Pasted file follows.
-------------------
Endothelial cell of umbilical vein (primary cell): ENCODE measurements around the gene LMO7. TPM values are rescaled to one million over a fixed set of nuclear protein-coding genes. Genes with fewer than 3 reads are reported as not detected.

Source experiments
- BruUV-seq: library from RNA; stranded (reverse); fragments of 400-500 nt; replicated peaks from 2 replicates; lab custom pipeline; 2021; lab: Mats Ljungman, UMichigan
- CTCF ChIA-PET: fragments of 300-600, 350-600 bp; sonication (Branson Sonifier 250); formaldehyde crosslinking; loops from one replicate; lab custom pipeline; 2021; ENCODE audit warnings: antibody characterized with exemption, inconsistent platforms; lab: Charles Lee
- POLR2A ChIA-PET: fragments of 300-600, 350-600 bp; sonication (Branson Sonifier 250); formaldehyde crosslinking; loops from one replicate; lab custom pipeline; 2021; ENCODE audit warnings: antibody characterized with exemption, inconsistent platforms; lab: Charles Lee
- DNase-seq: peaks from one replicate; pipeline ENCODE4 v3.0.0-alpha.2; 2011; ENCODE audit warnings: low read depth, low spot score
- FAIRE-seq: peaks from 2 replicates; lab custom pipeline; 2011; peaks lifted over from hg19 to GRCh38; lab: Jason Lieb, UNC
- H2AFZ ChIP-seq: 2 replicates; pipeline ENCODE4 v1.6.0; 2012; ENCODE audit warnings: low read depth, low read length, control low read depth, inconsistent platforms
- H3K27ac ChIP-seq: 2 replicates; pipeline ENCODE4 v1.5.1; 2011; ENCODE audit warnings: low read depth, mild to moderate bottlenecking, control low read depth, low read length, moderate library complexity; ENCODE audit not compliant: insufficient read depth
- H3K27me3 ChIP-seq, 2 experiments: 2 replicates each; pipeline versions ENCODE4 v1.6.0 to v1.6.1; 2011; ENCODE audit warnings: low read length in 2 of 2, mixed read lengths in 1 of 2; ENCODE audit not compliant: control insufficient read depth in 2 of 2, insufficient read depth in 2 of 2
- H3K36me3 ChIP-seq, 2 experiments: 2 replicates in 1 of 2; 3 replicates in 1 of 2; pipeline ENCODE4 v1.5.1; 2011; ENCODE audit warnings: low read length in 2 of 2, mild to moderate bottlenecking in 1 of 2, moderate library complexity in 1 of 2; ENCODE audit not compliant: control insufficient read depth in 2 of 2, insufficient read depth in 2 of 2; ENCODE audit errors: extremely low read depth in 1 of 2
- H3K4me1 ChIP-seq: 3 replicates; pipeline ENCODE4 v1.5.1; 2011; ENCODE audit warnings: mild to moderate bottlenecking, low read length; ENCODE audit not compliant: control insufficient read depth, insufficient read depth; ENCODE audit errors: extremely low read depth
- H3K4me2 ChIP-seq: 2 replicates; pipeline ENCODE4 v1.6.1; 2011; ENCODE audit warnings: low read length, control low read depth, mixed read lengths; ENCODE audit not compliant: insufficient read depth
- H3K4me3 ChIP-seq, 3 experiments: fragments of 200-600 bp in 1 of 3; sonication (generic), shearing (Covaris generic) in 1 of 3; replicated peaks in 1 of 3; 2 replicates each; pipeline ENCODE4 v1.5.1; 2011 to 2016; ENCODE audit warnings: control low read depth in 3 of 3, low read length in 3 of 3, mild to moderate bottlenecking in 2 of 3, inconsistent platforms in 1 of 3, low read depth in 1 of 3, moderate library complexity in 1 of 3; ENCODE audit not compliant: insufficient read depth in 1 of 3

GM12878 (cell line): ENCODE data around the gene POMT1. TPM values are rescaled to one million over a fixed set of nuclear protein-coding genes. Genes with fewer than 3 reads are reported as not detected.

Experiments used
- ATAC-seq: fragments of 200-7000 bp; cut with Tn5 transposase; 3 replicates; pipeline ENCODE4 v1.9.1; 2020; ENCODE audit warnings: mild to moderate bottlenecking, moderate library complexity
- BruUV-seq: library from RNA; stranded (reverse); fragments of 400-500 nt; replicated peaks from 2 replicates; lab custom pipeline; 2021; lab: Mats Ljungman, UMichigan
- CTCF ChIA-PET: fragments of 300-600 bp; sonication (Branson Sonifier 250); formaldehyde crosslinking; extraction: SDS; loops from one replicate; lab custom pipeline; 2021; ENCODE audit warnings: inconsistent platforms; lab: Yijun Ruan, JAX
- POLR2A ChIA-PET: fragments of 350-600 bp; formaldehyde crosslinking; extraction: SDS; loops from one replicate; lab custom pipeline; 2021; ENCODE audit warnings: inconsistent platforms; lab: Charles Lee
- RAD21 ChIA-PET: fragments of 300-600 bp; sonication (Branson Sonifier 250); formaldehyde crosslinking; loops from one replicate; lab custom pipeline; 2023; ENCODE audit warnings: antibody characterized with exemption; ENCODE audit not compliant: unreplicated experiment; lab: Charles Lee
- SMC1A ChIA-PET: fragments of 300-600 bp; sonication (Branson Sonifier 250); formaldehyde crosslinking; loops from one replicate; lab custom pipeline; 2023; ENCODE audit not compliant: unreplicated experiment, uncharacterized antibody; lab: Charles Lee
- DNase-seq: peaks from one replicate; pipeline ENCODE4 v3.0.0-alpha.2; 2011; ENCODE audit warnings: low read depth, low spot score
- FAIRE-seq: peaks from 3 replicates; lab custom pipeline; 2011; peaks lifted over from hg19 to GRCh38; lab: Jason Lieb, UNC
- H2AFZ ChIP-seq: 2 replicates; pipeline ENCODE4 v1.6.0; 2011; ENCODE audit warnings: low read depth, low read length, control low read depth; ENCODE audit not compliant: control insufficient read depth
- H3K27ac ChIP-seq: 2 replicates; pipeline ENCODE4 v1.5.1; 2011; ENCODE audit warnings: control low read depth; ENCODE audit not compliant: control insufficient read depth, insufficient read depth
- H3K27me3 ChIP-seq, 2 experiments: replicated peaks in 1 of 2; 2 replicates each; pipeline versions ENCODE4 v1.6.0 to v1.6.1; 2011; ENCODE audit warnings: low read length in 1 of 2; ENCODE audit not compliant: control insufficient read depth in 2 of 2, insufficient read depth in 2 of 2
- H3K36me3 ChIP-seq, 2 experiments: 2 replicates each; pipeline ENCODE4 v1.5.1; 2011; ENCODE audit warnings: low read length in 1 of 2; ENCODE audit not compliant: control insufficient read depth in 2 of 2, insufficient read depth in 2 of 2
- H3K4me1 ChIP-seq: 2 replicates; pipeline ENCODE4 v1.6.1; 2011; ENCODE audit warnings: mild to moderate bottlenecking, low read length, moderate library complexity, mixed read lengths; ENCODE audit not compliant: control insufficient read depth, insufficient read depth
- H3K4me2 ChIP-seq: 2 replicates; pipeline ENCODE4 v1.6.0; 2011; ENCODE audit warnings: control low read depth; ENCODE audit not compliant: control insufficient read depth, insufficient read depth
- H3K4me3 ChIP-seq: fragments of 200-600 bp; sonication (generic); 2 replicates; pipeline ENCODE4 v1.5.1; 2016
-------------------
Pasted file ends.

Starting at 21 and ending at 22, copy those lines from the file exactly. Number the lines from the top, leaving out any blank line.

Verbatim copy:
- RAD21 ChIA-PET: fragments of 300-600 bp; sonication (Branson Sonifier 250); formaldehyde crosslinking; loops from one replicate; lab custom pipeline; 2023; ENCODE audit warnings: antibody characterized with exemption; ENCODE audit not compliant: unreplicated experiment; lab: Charles Lee
- SMC1A ChIA-PET: fragments of 300-600 bp; sonication (Branson Sonifier 250); formaldehyde crosslinking; loops from one replicate; lab custom pipeline; 2023; ENCODE audit not compliant: unreplicated experiment, uncharacterized antibody; lab: Charles Lee